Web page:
Song of the Day – “Jesus Is Just Alright” – The Byrds

The Doobie Brothers made a hit of this song, and I wasn’t aware it was a cover of the Byrds until I got their box set. The Doobies didn’t change the sound much.


Song of the Day – “Superman” – The Clique

As I’ve said before, R.E.M. did very few covers. They did include one on 1986’s Life’s Rich Pageant, however – this obscure tune from the 1960s by The Clique.

This band’s one hit, “Sugar on Sunday”, is another favorite of mine and will probably be heard down the line sometime. “Superman” was the B-side of that hit.

Song of the Day – “Alison” – Elvis Costello

Brian Ibbot over at Coverville (a podcast you should be listening to) will occasionally switch things up and play the original versions of songs that were more famous covered by other people. He calls it “Originalville”. The next five songs I’ll be featuring are songs that were more famous when made by other artists.

Linda Ronstadt does very little writing herself, so most of her output is covers. Here’s a song she included on 1978’s Living in the USA, a year after Elvis Costello’s debut album, My Aim Is True.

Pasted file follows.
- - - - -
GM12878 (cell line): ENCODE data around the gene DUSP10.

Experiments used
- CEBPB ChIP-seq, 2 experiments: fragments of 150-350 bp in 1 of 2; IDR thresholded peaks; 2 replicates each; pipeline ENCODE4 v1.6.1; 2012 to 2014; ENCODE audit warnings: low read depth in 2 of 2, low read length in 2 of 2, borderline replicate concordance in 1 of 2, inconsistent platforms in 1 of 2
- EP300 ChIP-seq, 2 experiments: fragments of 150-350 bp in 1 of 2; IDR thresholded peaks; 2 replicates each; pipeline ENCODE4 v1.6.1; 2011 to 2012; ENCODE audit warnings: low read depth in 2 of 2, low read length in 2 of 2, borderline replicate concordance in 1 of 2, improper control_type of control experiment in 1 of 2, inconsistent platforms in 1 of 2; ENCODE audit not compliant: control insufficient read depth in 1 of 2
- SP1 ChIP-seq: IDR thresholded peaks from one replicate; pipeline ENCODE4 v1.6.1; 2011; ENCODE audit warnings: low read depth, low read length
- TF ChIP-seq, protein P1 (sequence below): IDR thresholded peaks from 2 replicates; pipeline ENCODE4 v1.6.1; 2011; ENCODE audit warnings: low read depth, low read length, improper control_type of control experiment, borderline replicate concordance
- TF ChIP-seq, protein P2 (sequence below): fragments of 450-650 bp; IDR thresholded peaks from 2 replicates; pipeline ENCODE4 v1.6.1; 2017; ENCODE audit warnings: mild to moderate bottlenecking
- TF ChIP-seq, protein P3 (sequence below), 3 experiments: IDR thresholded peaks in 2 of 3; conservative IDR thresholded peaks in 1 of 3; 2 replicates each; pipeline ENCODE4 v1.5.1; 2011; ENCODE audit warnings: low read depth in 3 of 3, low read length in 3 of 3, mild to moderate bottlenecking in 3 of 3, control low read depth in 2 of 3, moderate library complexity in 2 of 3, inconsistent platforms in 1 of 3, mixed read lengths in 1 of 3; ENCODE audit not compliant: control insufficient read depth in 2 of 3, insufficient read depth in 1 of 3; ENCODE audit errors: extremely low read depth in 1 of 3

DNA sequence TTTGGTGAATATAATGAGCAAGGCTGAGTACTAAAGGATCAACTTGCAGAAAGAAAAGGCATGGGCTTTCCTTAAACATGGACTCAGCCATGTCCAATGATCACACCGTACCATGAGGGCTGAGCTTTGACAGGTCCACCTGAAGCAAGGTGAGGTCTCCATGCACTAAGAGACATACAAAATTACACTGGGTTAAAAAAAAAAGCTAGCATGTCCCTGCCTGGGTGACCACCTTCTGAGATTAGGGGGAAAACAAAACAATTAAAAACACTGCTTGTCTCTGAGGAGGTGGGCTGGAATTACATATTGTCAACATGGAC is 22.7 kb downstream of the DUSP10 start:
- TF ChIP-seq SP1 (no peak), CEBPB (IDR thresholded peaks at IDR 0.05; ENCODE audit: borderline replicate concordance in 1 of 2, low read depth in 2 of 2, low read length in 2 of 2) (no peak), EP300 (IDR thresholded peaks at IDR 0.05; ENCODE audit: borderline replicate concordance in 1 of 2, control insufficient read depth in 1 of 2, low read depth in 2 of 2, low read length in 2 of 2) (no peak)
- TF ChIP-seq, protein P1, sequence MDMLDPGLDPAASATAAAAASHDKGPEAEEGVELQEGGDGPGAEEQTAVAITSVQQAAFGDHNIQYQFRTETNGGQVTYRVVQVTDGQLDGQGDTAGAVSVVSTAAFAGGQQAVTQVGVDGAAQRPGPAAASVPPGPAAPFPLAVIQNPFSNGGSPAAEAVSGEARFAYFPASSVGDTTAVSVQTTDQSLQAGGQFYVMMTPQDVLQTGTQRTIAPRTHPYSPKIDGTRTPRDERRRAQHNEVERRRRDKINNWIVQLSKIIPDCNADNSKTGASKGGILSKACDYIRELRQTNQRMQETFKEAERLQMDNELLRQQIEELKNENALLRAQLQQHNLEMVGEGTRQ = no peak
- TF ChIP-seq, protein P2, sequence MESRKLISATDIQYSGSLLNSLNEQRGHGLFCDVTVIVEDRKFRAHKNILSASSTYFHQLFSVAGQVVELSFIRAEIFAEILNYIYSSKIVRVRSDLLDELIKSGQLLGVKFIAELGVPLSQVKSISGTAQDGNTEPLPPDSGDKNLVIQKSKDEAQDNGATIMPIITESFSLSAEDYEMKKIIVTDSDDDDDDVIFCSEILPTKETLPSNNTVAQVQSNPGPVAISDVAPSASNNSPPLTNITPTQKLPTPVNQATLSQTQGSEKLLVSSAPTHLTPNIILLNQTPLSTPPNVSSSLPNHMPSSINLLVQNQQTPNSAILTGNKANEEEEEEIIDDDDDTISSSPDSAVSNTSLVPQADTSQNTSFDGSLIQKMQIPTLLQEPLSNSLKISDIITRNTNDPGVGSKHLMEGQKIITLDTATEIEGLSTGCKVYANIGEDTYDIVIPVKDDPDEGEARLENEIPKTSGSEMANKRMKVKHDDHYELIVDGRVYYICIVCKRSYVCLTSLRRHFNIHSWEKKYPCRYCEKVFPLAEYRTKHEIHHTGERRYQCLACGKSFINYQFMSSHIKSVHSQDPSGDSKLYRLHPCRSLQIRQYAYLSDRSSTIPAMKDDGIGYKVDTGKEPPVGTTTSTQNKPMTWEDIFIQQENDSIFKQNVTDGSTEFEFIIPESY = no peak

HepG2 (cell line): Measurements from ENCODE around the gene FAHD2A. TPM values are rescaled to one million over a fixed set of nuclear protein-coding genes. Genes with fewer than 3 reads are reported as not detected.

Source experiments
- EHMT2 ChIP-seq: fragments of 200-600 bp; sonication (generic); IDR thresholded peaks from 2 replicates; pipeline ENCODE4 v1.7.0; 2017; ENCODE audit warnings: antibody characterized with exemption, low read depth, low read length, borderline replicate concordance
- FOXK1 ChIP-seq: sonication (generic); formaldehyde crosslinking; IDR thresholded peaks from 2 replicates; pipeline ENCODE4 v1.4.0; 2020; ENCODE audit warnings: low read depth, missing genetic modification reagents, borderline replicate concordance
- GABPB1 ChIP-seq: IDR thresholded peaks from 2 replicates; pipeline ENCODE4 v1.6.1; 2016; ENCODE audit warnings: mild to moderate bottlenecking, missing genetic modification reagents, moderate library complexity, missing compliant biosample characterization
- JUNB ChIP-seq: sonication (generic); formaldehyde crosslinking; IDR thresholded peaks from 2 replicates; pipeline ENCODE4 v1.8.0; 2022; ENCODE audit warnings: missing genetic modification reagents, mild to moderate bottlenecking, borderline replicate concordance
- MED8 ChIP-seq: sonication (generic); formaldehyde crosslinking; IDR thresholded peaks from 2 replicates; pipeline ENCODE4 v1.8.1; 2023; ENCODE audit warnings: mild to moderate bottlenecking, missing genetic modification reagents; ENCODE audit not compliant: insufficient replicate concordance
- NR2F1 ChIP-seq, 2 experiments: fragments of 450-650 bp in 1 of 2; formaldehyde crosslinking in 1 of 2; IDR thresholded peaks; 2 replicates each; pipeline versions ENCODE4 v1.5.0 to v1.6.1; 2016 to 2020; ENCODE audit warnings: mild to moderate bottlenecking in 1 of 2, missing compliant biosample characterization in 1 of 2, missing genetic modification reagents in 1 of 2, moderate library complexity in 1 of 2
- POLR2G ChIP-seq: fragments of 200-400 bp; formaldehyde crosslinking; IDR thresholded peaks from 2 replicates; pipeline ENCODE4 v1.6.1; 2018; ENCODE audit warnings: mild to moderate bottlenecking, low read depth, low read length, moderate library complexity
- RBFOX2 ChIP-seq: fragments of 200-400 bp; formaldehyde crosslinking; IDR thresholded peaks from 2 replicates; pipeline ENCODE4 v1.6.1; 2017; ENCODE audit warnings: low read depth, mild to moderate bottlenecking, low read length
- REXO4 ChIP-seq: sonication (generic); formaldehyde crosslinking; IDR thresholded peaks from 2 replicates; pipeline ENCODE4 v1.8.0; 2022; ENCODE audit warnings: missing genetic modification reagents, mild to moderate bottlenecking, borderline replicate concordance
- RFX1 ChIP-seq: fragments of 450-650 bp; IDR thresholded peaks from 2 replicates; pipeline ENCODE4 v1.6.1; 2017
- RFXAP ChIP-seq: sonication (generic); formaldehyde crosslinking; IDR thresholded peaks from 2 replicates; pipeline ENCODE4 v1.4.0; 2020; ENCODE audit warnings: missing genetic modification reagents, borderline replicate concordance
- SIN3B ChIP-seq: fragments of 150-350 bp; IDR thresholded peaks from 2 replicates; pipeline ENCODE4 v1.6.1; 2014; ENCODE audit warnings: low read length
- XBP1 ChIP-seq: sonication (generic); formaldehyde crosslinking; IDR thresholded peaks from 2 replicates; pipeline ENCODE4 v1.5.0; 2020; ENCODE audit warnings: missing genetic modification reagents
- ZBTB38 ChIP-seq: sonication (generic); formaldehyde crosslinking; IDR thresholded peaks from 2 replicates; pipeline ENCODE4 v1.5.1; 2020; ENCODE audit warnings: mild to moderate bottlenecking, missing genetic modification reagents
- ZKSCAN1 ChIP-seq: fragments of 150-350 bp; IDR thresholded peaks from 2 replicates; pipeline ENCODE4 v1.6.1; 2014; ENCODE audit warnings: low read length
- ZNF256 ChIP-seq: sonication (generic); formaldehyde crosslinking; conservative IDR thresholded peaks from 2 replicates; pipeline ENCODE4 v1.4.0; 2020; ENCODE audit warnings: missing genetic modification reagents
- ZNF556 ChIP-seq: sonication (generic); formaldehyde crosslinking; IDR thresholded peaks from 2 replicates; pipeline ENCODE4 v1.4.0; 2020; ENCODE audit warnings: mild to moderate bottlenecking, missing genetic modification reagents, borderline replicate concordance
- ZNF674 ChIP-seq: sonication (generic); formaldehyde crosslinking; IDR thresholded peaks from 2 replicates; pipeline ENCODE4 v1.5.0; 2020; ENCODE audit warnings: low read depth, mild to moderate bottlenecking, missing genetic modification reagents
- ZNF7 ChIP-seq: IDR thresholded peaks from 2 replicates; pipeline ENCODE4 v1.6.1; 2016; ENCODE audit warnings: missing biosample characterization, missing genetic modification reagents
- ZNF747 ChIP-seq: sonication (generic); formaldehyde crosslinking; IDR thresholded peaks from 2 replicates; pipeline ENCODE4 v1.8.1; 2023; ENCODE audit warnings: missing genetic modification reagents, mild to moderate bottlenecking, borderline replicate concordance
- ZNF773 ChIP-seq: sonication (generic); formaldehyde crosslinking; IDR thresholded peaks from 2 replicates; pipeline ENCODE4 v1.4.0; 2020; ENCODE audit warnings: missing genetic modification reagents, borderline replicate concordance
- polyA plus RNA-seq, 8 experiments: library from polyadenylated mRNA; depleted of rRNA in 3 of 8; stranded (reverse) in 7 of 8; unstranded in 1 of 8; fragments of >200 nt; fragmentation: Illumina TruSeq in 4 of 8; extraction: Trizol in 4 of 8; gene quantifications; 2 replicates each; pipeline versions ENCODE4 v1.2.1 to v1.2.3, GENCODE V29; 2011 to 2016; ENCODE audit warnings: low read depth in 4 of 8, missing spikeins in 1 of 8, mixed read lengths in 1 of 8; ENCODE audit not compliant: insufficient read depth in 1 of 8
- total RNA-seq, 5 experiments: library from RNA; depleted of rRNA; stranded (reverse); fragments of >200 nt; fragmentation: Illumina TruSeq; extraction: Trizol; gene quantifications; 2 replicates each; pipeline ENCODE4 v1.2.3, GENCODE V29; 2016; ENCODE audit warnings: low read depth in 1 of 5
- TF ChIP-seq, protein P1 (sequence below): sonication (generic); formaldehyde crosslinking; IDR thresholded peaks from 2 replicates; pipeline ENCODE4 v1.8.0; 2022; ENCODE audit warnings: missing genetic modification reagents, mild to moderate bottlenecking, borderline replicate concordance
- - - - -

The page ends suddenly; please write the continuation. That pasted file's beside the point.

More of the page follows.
Song of the Day – “New Music” Wednesday – “Your Girlfriend’s Face”

Magnetic Fields

A little ditty about revenge from the Magnetic Fields, brainchild of Stephin Merritt. Their new album is called Love at the Bottom of the Sea, and I’ll be going to see them at the Variety Playhouse next month. Can’t wait!

Song of the Day – “Name’s the same” Tuesday – “Teen Beat”

Fleetwood Mac

There was a time when the teen beat was the new rockin’ sound – surf guitars and a big booming drum. Our second song today is of that era.

The first, however, is a more mature Lindsay Buckingham noodling around on his guitar. From The Chain, Fleetwood Mac’s box set.


The Ventures

The Ventures knew all about the teen beat. They helped invent it, even though they were mainly covering the songs of others. This is a Sandy Nelson cover.

Song of the Day – “Devil Take My Soul” – Son of Dave

OK. If you’d told me that I would be playing a song by the former guitar and mandolin player for Crash Test Dummies (Benjamin Darvill), and that his new project was a one-man band playing harmonica and singing blues over a looped human beat-box groove and a stomp board…

Well, I like it anyway.

Song of the Day – “Ribbon in the Sky” – Stevie Wonder

In 1982, Mr. Wonder released the Original Musiquarium, a two-disc greatest hits package that contained four new songs: “Front Line”, “Do I Do”, “That Girl”, and this beautiful song. These songs pre-date what I consider to be the unlistenable part of his career, which “bottomed out” with “I Just Called to Say I Love You”.

For some reason, the videos of this song posted on YouTube are choppy. But the sound is fine.